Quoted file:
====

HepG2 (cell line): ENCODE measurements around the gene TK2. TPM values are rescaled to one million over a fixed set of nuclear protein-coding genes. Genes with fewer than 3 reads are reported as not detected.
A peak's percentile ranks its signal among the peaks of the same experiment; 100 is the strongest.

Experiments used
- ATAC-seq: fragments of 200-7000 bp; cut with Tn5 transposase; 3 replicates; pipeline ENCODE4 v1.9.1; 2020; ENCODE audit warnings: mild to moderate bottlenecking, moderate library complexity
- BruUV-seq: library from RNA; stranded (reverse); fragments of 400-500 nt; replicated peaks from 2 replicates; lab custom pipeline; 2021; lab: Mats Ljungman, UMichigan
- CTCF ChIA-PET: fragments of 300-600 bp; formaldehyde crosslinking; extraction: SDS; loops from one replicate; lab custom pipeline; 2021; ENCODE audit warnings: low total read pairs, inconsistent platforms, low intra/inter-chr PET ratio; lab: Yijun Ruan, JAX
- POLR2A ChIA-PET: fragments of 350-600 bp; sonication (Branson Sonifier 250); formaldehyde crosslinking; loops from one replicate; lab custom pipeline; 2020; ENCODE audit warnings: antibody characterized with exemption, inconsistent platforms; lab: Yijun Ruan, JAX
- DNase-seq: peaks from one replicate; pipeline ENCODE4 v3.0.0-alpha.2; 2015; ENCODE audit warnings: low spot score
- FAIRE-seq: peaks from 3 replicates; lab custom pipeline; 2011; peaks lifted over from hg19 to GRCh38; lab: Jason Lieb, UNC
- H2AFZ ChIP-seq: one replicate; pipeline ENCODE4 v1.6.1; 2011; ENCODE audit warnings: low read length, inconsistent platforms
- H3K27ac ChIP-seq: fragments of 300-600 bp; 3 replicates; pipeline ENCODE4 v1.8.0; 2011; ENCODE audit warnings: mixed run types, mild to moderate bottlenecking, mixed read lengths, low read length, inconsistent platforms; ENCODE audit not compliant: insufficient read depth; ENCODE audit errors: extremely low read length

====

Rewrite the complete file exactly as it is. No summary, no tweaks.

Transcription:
HepG2 (cell line): ENCODE measurements around the gene TK2. TPM values are rescaled to one million over a fixed set of nuclear protein-coding genes. Genes with fewer than 3 reads are reported as not detected.
A peak's percentile ranks its signal among the peaks of the same experiment; 100 is the strongest.

Experiments used
- ATAC-seq: fragments of 200-7000 bp; cut with Tn5 transposase; 3 replicates; pipeline ENCODE4 v1.9.1; 2020; ENCODE audit warnings: mild to moderate bottlenecking, moderate library complexity
- BruUV-seq: library from RNA; stranded (reverse); fragments of 400-500 nt; replicated peaks from 2 replicates; lab custom pipeline; 2021; lab: Mats Ljungman, UMichigan
- CTCF ChIA-PET: fragments of 300-600 bp; formaldehyde crosslinking; extraction: SDS; loops from one replicate; lab custom pipeline; 2021; ENCODE audit warnings: low total read pairs, inconsistent platforms, low intra/inter-chr PET ratio; lab: Yijun Ruan, JAX
- POLR2A ChIA-PET: fragments of 350-600 bp; sonication (Branson Sonifier 250); formaldehyde crosslinking; loops from one replicate; lab custom pipeline; 2020; ENCODE audit warnings: antibody characterized with exemption, inconsistent platforms; lab: Yijun Ruan, JAX
- DNase-seq: peaks from one replicate; pipeline ENCODE4 v3.0.0-alpha.2; 2015; ENCODE audit warnings: low spot score
- FAIRE-seq: peaks from 3 replicates; lab custom pipeline; 2011; peaks lifted over from hg19 to GRCh38; lab: Jason Lieb, UNC
- H2AFZ ChIP-seq: one replicate; pipeline ENCODE4 v1.6.1; 2011; ENCODE audit warnings: low read length, inconsistent platforms
- H3K27ac ChIP-seq: fragments of 300-600 bp; 3 replicates; pipeline ENCODE4 v1.8.0; 2011; ENCODE audit warnings: mixed run types, mild to moderate bottlenecking, mixed read lengths, low read length, inconsistent platforms; ENCODE audit not compliant: insufficient read depth; ENCODE audit errors: extremely low read length